Black Stone Heart by Michael R. Fletcher — Book Review
Black Stone Heart is a captivating grimdark fantasy novel, driven by a morally compromised protagonist in an ambitious setting that feels at once comfortable and arrestingly original.
Black Stone Heart tells the story of Khraen, a young man with the fragmented memories of a world and empire both long-gone. When we first meet Khraen, he is an animal, driven by instinct and ruled by the basic need to survive, no matter the cost. His progression towards something more makes for an engaging initial character arc, though his objective is altogether different – the reconstruction of his obsidian heart. Each piece is a piece of the puzzle of Khraen’s former life, revealing to him lost knowledge and granting him glimpses of a life that used to be.
Despite chasing the shards of his heart, Khraen’s great capacity for change is the driving factor of this novel—I suspect it will permeate the rest of the series, as well. The supporting characters play a part in this, driving Khraen towards or away from his old self. Fletcher has assembled quite the cast – a necromancer who stirs something up in our poor lad’s memories; a caravan guard who treats Khraen like a human being despite the midnight colour of his skin; an old friend who knows everything about Khraen’s former life but is a bit stand-offish when it comes to sharing; and plenty of mages, all of whom Khraen hates in a way that defies reason itself. Strange, that – as he is the victim of just such hatred himself. Everyone in the North, where Khraen awakens, sees the colour of his skin as a mark of the stain of his soul. Derided and loathed, Khraen doesn’t have much of a reason to like the society he discovers in this brand-new world.
This society is one ruled by wizards, those with the ability to stir chaos up and alter the very fabric of reality. But wizards are only one of many magic users – necromancers, I have mentioned, but there are also elementalists, sorcerers, and warlocks. These are schools of magic familiar to anyone who has spent more than an afternoon exploring role-playing games in the vein of D&D, but Fletcher puts a twist on each of them, managing to make them his own in the process, thanks in great part to the visceral, bone-chilling impact that spell-working has across the novel.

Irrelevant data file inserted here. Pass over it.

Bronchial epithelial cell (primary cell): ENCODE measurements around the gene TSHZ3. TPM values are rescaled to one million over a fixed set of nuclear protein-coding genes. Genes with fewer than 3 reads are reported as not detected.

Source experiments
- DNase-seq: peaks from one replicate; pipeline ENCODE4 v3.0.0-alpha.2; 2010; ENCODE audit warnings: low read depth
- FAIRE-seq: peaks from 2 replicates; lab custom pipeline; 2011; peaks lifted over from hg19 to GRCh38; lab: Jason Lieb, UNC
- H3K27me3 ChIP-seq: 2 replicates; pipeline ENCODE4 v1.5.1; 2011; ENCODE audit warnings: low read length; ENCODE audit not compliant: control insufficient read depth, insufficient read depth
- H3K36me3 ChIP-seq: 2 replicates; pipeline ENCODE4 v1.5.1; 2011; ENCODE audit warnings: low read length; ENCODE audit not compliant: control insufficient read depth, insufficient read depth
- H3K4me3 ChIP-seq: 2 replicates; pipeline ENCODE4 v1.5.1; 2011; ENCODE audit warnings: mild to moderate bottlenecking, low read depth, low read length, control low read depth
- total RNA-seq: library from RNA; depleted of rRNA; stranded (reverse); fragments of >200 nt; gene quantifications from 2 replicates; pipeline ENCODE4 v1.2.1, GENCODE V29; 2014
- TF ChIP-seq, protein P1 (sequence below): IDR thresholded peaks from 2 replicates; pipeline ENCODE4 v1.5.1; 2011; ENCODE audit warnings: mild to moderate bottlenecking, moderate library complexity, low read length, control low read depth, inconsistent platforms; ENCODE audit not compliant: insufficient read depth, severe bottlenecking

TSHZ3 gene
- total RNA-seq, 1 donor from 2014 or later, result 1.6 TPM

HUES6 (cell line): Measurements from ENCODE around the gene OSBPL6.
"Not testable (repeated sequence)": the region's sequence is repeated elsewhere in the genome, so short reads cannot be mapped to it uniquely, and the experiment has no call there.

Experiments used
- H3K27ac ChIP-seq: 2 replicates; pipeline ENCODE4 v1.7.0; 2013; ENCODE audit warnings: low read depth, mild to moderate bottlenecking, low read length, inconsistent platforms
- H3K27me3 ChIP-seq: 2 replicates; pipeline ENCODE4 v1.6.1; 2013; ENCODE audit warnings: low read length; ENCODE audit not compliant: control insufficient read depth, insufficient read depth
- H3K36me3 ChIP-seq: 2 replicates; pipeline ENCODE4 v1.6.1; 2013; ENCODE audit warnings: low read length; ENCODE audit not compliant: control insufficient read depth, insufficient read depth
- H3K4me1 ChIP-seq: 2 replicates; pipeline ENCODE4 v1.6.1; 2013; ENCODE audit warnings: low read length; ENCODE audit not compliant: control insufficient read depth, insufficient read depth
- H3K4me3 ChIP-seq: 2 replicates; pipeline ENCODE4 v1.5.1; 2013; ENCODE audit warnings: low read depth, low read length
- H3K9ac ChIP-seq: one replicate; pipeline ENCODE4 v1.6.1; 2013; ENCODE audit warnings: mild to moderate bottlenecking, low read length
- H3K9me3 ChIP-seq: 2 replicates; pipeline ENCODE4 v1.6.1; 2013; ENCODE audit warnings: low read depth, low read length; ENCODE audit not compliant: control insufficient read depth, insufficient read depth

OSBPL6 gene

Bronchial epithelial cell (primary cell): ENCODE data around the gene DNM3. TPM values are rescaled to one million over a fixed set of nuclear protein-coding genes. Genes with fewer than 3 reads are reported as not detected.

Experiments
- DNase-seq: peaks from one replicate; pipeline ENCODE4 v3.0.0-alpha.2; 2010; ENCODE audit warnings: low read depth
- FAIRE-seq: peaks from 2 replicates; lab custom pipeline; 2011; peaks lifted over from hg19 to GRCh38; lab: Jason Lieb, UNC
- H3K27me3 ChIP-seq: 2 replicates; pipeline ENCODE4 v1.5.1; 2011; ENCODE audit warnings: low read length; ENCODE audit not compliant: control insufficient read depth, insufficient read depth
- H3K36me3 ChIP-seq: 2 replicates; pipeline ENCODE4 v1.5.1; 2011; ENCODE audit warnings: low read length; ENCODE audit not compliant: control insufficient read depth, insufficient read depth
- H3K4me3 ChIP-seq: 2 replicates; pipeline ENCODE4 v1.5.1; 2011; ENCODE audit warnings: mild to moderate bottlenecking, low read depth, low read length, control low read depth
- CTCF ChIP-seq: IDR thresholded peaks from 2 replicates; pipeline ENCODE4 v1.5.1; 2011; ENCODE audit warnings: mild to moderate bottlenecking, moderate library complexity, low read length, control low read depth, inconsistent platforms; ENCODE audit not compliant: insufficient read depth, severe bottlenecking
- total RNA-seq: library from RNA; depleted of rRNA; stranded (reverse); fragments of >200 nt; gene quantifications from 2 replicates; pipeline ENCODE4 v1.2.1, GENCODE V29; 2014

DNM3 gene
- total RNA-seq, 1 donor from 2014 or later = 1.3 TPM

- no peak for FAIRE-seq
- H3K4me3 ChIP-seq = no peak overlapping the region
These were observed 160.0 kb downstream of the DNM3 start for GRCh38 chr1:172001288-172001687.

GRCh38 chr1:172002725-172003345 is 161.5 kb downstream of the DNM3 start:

Demonology and its myriad practices in particular open up an engaging moral debate about the price of societal efficiency and progress, about crime and punishment, and the horrific cost of power. This practice forces Khraen to face certain aspects of himself, facets which are appalling and frightening for anyone to come to grips with – woven here with great skill by Fletcher.
My big issue with Black Stone Heart is about events that lead up to the finale and certain revelations that are made – twists I saw coming from a mile off. Khraen, who is portrayed as clever if somewhat naive, is blindsided by one revelation after another, discoveries that anyone in his shoes might’ve—should have—guessed at. For a book that contained so many pleasant surprises, the finale came across as a little guided, a little lacking in substance for the sake of shock value.
When I came to the end of my listen-through of Black Stone Heart, I couldn’t help but draw a parallel between it and Abercrombie’s First Law trilogy in one aspect: Fletcher’s work echoes that theme so agonizingly prevalent in Abercrombie, in that people are indeed capable of great change…but they’re as likely to revert to who they used to be than make of themselves something new. The Obsidian Path is just getting started, however – and I am eager to see what direction it will go on before the final stop in this new series.
Listening to the audiobook narration, done by Fletcher himself, is the most engrossed I’ve been with an audiobook in months. The gravelly voice Fletcher opens with eventually reveals a stunning array of nuance –remarkable work, and fun to no end. The audiobook opens and closes with two pieces of original music performed by Fletcher and his band, which did a surprisingly good job of setting the mood for those opening chapters.
Black Stone Heart was riveting, pure and simple. It might be a little flawed—but that does not take away from my excitement at seeing Khraen’s journey continued.
You’ll enjoy this one if you:
- Like all things grimdark—the murdery bits, the stabby-stabby times, the people popping off in clouds of blood like angry little zits;
- Are looking for an actionable manual on demonology;
- Enjoy All Things Dark and Evil™;
- And more! Prob’ly.